What is being dramatized in "Traveling Through the Dark" by William Stafford? What conflict does the poem present, address, or question?

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The poem "Traveling Through the Dark" by William Stafford tells of a man driving along a winding road above a canyon in a wilderness area. He comes across the body of a deer that has been struck and killed by another driver. Because the road is narrow, he realizes that it is best to push the carcass off the road into the canyon so that it will not be a danger to other passing motorists.

He stops his car just ahead of the dead deer, walks back, and discovers that it is a doe, a female deer, and that it has a large belly, which means that it is pregnant. The doe's side is still warm, which means that the fawn, the baby deer, may still be alive.

The driver who has made the effort to stop stands in the lights of his parked car, listening to the sound of the engine, and sensing the wilderness all around. He considers the situation for a time and then pushes the doe off the edge into the canyon.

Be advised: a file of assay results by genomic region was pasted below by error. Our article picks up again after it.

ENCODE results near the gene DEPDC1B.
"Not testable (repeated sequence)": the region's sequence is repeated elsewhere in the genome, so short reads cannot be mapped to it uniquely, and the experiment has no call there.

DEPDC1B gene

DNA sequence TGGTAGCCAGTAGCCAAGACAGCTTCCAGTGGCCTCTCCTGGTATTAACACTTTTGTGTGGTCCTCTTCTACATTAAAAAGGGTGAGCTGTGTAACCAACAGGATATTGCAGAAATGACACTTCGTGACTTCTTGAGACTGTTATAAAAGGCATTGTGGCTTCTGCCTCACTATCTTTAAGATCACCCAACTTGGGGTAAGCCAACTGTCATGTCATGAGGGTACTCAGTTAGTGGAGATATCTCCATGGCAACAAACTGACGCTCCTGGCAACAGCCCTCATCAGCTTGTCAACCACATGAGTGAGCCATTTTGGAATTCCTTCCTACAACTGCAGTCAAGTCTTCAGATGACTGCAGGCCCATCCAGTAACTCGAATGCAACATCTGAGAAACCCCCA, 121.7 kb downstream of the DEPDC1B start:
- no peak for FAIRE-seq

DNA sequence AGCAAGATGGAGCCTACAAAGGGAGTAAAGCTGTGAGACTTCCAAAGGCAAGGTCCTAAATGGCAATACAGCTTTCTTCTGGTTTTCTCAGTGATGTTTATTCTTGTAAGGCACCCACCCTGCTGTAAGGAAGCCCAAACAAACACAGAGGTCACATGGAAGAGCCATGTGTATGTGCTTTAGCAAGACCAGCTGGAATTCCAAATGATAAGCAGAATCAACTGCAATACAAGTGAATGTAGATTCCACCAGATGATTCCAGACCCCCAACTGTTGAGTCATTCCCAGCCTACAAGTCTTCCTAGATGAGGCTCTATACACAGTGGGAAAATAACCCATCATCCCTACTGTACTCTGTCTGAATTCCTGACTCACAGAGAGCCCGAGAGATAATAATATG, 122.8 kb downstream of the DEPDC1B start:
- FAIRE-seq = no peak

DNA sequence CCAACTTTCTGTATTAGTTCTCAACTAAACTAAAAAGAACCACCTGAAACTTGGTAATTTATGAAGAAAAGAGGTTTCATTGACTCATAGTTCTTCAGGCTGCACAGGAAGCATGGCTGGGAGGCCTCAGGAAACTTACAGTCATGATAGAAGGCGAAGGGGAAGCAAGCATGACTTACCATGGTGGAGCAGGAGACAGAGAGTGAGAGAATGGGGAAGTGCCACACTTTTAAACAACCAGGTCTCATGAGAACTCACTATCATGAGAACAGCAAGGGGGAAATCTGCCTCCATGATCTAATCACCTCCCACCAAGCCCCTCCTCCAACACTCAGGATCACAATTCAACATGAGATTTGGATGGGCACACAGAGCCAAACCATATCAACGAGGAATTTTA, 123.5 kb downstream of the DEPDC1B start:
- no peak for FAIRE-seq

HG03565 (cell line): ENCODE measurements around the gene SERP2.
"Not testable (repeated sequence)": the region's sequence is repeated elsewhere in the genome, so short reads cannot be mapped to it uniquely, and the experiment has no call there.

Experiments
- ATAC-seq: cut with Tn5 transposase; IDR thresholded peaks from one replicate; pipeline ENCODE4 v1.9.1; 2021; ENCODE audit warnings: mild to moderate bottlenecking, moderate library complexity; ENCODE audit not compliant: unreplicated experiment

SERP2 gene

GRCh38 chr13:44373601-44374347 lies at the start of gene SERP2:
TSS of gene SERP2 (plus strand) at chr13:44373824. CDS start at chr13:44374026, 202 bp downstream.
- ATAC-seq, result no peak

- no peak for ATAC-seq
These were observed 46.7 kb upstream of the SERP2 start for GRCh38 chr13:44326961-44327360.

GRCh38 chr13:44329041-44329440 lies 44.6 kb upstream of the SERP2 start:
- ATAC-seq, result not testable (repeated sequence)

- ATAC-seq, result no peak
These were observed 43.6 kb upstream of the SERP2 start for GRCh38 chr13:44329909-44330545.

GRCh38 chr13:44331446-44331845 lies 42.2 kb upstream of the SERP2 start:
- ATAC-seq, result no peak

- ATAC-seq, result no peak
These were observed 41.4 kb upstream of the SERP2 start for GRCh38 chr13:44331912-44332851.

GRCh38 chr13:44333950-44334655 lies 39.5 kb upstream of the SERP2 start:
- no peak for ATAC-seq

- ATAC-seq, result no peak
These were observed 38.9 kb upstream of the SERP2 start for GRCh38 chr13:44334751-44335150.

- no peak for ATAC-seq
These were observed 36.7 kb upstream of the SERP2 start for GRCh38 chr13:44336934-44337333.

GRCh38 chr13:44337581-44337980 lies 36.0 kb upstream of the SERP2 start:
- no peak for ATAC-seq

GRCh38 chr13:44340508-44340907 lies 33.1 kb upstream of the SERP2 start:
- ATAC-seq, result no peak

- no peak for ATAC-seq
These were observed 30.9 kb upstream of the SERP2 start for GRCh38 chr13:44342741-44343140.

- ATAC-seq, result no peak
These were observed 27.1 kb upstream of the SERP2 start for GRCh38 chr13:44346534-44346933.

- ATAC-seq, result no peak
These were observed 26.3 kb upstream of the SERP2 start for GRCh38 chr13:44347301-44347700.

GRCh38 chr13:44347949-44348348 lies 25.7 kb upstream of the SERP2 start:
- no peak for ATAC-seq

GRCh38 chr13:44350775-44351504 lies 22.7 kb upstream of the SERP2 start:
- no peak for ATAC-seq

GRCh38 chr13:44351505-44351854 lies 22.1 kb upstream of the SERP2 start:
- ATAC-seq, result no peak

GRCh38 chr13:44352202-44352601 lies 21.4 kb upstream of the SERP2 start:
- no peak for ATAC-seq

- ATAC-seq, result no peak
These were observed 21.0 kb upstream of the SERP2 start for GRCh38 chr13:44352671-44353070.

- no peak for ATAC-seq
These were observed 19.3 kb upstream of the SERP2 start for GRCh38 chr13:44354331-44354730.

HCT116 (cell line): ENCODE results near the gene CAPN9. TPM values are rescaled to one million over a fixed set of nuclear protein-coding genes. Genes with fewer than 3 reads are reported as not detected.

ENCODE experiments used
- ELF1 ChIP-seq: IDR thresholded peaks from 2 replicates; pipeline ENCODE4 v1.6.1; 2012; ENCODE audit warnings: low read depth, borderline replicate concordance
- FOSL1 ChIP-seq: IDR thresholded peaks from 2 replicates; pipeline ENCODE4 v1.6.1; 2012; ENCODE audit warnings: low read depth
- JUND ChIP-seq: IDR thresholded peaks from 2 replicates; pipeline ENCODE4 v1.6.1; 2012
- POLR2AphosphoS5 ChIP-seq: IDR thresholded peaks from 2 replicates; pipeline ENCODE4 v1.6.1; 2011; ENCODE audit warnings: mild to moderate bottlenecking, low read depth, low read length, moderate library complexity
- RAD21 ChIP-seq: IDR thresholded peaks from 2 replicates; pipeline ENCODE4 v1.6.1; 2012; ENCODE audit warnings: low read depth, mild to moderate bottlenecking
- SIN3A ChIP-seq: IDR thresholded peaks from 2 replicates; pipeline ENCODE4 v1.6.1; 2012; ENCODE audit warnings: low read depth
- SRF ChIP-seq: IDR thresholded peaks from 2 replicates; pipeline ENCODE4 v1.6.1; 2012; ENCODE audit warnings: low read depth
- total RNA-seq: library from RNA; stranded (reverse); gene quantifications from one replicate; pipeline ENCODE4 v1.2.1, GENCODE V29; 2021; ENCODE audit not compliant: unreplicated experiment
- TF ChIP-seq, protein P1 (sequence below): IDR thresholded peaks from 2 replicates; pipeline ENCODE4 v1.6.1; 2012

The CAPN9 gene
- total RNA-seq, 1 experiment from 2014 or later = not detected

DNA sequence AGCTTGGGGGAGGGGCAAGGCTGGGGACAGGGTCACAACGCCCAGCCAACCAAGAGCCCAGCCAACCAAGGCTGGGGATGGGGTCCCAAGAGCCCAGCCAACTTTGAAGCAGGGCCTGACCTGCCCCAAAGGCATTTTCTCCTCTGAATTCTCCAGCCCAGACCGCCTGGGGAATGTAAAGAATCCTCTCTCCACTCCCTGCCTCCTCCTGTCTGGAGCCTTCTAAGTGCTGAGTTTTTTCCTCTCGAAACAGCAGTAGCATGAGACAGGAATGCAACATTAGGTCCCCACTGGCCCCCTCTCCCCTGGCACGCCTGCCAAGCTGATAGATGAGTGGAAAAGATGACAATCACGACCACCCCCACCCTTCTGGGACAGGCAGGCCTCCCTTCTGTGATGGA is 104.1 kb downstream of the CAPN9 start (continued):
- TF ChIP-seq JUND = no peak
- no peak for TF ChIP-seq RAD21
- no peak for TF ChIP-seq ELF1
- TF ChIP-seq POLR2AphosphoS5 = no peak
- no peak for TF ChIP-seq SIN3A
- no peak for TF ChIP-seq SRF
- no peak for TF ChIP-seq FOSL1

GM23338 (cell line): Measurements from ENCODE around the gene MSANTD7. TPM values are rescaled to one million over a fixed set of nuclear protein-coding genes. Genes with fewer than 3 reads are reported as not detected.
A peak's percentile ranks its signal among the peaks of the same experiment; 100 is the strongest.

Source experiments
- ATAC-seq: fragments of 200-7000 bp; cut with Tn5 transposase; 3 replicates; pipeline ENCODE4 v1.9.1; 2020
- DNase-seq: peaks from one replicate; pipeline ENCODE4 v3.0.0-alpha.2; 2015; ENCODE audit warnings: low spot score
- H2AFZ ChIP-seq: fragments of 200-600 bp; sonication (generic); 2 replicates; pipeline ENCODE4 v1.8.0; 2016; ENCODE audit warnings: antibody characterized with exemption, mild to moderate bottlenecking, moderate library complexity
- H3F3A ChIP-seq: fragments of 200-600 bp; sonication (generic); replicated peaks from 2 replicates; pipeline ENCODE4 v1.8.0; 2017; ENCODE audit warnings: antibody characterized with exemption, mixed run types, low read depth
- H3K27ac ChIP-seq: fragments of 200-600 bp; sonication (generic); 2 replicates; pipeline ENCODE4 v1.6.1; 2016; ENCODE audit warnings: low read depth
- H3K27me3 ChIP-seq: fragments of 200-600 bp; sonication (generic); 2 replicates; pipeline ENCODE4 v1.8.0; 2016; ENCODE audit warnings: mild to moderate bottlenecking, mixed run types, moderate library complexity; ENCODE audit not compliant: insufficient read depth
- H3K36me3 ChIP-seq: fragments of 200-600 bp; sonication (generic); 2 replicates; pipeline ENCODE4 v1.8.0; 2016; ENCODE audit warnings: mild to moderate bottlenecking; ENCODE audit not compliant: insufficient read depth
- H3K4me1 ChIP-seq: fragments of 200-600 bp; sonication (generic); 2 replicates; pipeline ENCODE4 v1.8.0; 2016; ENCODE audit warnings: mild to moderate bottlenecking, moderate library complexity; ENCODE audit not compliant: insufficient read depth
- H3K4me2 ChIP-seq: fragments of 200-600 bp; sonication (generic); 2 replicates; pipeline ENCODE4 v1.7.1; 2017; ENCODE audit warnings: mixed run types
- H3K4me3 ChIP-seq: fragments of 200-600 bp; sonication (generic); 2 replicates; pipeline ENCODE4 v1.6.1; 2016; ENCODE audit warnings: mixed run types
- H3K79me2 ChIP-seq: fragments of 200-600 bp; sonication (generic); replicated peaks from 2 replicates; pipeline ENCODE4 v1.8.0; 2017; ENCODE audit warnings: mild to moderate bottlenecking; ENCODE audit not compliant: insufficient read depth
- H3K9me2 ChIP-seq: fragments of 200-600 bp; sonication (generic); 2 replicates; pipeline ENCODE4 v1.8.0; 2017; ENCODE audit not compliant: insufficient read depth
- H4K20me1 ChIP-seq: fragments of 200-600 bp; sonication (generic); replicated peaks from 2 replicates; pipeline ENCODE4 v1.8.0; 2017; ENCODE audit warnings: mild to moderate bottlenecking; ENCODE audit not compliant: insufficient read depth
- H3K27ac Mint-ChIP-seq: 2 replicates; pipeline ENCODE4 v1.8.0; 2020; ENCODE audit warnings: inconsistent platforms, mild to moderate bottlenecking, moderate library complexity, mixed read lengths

The event that is being dramatized is the entire scene of the driver noticing the carcass on the road, stopping, finding out that the dead doe is pregnant, thinking about what he is about to do, and then pushing her over.

The conflict that is being presented in the poem has to do with the driver discovering that the doe is pregnant and that the fawn might still be alive. He hesitates because he would like to somehow do something to save the fawn. If the doe would not have been pregnant, he would have immediately pushed her over. However, Stafford writes: "I thought hard for us all—my only swerving." By "all," the driver is referring to the doe, the fawn, and himself. By "swerving," he is not talking about swerving while driving but rather allowing his thoughts to swerve to the possibility of saving the fawn. However, he realizes that there is nothing else he can do, so he pushes the doe into the canyon to decrease the danger to other passing motorists.

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